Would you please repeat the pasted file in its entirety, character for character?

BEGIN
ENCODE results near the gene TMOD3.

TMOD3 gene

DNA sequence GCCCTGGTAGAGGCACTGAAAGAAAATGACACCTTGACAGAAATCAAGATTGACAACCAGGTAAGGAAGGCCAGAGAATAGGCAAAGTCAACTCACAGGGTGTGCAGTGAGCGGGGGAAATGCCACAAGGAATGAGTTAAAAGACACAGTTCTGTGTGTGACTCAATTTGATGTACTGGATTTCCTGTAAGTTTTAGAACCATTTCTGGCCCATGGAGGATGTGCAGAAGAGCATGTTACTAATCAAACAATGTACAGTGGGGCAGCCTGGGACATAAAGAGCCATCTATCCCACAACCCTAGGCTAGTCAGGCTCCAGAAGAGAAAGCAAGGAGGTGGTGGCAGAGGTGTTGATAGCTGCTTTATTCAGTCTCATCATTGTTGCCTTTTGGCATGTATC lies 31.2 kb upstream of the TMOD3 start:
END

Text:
ENCODE results near the gene TMOD3.

TMOD3 gene

DNA sequence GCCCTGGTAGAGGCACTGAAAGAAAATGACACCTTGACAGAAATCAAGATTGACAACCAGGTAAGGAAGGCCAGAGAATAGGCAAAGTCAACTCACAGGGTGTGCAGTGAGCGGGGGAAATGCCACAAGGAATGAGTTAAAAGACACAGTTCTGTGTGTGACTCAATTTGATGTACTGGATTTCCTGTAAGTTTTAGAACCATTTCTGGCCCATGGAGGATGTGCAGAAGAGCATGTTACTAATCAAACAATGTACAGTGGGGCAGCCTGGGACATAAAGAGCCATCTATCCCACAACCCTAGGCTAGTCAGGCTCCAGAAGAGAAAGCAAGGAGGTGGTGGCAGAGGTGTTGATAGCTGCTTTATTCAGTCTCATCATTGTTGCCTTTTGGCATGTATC lies 31.2 kb upstream of the TMOD3 start: